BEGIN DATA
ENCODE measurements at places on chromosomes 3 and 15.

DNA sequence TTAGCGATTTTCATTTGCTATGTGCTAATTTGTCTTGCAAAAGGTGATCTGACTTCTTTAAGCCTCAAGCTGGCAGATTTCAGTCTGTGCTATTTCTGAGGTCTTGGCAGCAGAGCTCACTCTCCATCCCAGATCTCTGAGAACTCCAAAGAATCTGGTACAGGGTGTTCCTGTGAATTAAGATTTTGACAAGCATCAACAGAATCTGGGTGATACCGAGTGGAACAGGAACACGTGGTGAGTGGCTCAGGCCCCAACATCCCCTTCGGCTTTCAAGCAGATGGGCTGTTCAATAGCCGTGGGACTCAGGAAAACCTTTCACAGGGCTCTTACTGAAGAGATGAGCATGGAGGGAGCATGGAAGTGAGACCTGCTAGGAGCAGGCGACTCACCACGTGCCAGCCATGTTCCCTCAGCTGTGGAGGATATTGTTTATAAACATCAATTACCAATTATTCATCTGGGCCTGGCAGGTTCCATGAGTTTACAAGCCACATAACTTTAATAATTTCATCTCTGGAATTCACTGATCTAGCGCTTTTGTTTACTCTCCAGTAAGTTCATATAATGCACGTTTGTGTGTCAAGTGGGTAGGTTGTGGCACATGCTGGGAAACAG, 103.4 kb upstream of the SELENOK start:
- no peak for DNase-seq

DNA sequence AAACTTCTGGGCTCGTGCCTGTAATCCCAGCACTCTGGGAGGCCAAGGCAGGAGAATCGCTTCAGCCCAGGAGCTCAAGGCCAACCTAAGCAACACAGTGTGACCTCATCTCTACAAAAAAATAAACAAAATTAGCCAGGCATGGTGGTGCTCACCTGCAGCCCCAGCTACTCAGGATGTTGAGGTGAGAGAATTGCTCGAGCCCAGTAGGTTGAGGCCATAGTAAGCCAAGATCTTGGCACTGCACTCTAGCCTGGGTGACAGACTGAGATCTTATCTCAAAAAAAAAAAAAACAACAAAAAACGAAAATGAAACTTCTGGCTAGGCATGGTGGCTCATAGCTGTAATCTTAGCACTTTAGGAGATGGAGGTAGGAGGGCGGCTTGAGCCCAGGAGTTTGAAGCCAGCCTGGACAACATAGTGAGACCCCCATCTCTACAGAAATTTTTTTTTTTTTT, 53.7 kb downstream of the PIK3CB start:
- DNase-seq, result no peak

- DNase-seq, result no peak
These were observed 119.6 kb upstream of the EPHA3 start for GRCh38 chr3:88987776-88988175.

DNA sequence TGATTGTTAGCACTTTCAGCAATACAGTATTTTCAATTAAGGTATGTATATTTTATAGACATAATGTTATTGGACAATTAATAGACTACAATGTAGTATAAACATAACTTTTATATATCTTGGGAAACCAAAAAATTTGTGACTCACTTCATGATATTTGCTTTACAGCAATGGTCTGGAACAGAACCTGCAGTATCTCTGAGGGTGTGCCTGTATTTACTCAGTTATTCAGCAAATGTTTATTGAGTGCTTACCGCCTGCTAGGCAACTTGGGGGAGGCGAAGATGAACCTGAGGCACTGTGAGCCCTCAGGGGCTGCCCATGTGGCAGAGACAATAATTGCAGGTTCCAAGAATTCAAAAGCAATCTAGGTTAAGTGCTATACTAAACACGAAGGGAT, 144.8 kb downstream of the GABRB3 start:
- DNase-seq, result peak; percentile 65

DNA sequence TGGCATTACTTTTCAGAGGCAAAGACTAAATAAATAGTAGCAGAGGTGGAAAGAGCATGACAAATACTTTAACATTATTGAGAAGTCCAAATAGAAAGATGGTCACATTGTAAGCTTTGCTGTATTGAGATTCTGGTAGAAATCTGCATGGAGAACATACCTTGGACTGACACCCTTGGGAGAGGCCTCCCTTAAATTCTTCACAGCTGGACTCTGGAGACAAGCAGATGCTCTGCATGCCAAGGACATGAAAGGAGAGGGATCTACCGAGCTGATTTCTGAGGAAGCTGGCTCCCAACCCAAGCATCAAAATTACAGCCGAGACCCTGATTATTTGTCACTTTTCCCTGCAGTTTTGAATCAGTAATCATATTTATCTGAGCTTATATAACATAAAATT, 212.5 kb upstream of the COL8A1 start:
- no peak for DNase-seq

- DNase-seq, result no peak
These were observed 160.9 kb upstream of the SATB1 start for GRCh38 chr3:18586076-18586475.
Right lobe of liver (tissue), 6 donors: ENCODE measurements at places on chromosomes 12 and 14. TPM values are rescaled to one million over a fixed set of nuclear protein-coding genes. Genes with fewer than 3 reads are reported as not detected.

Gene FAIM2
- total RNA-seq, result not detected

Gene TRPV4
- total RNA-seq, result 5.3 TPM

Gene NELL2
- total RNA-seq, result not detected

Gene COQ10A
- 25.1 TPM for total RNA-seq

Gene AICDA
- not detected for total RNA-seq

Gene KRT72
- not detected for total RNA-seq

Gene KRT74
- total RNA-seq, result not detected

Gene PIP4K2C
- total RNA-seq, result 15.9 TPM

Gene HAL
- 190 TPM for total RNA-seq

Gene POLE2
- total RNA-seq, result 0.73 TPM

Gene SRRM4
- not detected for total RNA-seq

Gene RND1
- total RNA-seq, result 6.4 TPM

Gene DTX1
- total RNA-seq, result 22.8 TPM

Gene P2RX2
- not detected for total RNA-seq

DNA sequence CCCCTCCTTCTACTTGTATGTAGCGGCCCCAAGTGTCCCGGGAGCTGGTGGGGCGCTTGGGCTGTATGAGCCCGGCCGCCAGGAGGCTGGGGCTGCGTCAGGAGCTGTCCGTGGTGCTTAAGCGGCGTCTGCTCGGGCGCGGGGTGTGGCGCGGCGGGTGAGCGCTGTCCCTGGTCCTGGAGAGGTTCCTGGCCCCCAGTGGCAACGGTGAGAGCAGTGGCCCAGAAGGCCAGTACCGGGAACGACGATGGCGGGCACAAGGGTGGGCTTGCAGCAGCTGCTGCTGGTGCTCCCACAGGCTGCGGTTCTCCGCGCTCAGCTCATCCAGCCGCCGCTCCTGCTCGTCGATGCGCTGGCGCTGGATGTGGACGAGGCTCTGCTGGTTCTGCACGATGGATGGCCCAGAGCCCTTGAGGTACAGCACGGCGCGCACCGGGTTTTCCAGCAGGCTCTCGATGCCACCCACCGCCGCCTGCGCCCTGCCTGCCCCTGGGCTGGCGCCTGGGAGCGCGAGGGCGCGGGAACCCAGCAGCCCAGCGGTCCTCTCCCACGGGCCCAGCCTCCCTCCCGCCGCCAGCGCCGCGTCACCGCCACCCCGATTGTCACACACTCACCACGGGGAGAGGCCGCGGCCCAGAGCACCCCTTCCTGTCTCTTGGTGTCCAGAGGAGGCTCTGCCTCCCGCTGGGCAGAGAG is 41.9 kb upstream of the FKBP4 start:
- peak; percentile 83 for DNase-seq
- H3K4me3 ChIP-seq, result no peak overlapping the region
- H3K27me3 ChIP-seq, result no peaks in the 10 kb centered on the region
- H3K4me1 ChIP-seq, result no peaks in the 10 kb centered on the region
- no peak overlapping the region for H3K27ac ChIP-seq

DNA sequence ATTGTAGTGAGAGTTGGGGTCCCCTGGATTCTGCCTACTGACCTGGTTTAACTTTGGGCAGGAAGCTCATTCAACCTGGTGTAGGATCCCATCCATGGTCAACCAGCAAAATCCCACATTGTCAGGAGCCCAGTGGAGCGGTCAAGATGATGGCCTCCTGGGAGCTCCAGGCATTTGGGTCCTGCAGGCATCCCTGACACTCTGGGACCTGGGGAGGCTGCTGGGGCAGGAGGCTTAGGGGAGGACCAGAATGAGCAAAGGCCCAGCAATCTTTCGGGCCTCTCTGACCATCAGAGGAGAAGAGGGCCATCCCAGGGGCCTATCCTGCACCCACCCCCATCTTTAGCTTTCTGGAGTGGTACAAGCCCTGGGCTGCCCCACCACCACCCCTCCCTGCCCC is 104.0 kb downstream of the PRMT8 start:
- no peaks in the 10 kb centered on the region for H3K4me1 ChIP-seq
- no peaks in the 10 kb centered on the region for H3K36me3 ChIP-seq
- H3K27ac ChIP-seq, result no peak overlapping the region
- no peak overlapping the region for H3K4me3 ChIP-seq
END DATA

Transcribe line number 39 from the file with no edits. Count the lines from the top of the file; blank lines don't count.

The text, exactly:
Gene DTX1